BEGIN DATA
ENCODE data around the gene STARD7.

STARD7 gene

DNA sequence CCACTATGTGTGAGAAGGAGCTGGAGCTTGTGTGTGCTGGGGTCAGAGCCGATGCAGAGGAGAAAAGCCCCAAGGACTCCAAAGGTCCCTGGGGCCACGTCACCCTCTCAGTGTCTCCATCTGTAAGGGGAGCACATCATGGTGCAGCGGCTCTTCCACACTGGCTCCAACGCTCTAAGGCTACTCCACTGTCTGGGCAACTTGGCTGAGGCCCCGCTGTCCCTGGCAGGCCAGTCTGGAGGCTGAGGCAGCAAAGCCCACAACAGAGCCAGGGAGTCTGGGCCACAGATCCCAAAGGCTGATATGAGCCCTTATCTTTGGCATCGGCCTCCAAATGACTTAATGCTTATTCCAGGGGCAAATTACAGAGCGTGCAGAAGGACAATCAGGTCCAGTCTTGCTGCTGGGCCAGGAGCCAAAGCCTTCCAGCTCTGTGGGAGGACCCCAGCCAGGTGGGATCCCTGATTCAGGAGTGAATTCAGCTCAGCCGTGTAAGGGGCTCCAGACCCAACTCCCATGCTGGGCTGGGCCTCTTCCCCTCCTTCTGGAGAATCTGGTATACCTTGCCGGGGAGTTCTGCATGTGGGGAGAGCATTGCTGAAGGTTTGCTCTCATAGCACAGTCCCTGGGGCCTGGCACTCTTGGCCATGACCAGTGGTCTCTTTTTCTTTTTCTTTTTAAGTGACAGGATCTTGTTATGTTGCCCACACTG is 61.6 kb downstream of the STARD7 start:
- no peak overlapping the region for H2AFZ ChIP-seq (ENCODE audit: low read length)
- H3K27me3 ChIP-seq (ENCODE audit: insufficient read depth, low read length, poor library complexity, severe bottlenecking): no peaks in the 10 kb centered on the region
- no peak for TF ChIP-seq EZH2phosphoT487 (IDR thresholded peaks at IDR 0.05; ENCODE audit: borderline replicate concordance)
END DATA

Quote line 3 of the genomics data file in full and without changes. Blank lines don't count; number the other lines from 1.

DNA sequence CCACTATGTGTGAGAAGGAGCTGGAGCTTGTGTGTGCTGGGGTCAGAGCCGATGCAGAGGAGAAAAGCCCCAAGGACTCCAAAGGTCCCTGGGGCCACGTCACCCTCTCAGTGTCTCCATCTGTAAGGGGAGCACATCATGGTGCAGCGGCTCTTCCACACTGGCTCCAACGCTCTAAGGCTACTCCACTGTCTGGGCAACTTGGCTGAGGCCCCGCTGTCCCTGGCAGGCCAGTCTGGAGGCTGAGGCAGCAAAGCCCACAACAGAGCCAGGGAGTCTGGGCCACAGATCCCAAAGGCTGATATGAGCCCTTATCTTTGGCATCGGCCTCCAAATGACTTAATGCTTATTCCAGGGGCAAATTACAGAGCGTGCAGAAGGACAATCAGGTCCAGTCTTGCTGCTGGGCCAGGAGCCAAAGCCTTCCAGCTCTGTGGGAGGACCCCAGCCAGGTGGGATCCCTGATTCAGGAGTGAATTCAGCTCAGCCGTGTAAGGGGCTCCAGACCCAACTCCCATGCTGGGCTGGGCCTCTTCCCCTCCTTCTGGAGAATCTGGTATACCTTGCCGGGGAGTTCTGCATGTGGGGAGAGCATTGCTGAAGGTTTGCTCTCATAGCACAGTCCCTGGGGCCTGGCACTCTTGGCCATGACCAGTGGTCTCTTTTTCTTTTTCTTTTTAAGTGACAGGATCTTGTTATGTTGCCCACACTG is 61.6 kb downstream of the STARD7 start: